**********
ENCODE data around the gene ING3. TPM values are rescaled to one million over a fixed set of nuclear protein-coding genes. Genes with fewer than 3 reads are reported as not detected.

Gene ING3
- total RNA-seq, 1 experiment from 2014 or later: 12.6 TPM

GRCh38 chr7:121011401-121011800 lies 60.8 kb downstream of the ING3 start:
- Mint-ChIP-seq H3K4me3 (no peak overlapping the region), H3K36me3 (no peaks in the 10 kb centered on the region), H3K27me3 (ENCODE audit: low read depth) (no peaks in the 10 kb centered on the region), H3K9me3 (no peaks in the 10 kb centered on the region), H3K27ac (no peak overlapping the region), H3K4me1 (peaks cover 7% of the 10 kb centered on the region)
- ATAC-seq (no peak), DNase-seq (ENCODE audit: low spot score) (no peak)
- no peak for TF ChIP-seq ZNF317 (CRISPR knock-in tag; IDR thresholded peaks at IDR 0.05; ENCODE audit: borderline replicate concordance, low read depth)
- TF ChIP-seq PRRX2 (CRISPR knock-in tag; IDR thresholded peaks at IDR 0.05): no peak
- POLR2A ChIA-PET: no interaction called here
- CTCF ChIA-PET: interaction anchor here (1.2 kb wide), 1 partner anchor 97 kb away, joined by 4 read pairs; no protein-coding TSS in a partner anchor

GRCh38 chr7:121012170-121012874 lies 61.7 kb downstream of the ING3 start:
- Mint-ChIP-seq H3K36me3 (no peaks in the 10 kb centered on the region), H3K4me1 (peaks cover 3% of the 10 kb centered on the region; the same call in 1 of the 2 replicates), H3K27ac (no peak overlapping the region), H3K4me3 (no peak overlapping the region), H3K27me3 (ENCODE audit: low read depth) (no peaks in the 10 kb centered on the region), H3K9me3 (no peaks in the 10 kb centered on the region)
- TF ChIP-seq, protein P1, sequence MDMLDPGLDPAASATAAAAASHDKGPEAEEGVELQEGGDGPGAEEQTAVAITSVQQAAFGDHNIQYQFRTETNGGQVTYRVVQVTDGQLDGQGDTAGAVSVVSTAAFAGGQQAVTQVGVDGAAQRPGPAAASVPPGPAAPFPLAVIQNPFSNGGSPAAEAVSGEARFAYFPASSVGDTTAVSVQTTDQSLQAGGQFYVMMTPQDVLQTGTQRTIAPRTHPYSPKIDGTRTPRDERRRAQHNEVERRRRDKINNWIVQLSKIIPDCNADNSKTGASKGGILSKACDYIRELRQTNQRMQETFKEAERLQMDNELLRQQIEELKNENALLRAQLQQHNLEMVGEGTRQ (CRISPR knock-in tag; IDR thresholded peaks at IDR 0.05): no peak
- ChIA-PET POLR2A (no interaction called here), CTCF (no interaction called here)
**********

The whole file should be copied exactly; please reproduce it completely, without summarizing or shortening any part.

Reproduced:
ENCODE data around the gene ING3. TPM values are rescaled to one million over a fixed set of nuclear protein-coding genes. Genes with fewer than 3 reads are reported as not detected.

Gene ING3
- total RNA-seq, 1 experiment from 2014 or later: 12.6 TPM

GRCh38 chr7:121011401-121011800 lies 60.8 kb downstream of the ING3 start:
- Mint-ChIP-seq H3K4me3 (no peak overlapping the region), H3K36me3 (no peaks in the 10 kb centered on the region), H3K27me3 (ENCODE audit: low read depth) (no peaks in the 10 kb centered on the region), H3K9me3 (no peaks in the 10 kb centered on the region), H3K27ac (no peak overlapping the region), H3K4me1 (peaks cover 7% of the 10 kb centered on the region)
- ATAC-seq (no peak), DNase-seq (ENCODE audit: low spot score) (no peak)
- no peak for TF ChIP-seq ZNF317 (CRISPR knock-in tag; IDR thresholded peaks at IDR 0.05; ENCODE audit: borderline replicate concordance, low read depth)
- TF ChIP-seq PRRX2 (CRISPR knock-in tag; IDR thresholded peaks at IDR 0.05): no peak
- POLR2A ChIA-PET: no interaction called here
- CTCF ChIA-PET: interaction anchor here (1.2 kb wide), 1 partner anchor 97 kb away, joined by 4 read pairs; no protein-coding TSS in a partner anchor

GRCh38 chr7:121012170-121012874 lies 61.7 kb downstream of the ING3 start:
- Mint-ChIP-seq H3K36me3 (no peaks in the 10 kb centered on the region), H3K4me1 (peaks cover 3% of the 10 kb centered on the region; the same call in 1 of the 2 replicates), H3K27ac (no peak overlapping the region), H3K4me3 (no peak overlapping the region), H3K27me3 (ENCODE audit: low read depth) (no peaks in the 10 kb centered on the region), H3K9me3 (no peaks in the 10 kb centered on the region)
- TF ChIP-seq, protein P1, sequence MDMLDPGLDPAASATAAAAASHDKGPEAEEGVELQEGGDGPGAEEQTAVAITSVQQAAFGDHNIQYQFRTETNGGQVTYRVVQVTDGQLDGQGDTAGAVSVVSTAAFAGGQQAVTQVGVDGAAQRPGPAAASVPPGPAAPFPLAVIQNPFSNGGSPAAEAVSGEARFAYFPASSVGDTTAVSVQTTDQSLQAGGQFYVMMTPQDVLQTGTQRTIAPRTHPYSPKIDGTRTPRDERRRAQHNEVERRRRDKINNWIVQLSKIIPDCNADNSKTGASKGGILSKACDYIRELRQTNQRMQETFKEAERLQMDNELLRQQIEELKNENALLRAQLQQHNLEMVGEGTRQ (CRISPR knock-in tag; IDR thresholded peaks at IDR 0.05): no peak
- ChIA-PET POLR2A (no interaction called here), CTCF (no interaction called here)